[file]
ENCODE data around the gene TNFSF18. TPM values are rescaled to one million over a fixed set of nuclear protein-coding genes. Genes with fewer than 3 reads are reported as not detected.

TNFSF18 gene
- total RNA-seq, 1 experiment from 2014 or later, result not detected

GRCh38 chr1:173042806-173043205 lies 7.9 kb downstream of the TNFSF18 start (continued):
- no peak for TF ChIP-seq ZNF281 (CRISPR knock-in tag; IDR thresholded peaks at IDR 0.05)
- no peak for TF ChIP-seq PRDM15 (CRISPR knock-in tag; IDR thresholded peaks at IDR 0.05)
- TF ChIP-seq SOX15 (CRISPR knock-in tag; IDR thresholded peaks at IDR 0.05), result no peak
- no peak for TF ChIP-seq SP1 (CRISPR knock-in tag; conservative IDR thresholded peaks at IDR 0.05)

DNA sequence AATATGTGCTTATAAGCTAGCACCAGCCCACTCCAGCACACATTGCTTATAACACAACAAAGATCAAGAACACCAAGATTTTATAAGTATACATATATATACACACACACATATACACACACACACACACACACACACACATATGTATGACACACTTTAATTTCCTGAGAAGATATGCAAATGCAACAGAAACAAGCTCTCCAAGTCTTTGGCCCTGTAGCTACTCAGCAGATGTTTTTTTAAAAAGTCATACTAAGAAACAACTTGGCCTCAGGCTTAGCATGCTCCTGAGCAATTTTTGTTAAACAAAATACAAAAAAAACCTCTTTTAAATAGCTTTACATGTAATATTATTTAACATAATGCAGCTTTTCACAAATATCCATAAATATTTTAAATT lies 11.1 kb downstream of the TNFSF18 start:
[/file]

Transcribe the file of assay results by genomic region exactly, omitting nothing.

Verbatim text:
ENCODE data around the gene TNFSF18. TPM values are rescaled to one million over a fixed set of nuclear protein-coding genes. Genes with fewer than 3 reads are reported as not detected.

TNFSF18 gene
- total RNA-seq, 1 experiment from 2014 or later, result not detected

GRCh38 chr1:173042806-173043205 lies 7.9 kb downstream of the TNFSF18 start (continued):
- no peak for TF ChIP-seq ZNF281 (CRISPR knock-in tag; IDR thresholded peaks at IDR 0.05)
- no peak for TF ChIP-seq PRDM15 (CRISPR knock-in tag; IDR thresholded peaks at IDR 0.05)
- TF ChIP-seq SOX15 (CRISPR knock-in tag; IDR thresholded peaks at IDR 0.05), result no peak
- no peak for TF ChIP-seq SP1 (CRISPR knock-in tag; conservative IDR thresholded peaks at IDR 0.05)

DNA sequence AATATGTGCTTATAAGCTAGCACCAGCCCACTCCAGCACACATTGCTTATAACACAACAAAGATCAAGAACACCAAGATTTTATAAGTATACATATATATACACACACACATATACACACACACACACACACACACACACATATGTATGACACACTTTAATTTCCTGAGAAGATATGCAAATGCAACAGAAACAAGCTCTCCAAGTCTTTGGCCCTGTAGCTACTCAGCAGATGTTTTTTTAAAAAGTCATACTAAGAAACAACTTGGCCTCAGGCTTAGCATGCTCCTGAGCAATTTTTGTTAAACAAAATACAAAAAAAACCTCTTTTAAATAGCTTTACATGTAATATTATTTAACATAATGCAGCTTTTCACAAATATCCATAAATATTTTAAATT lies 11.1 kb downstream of the TNFSF18 start: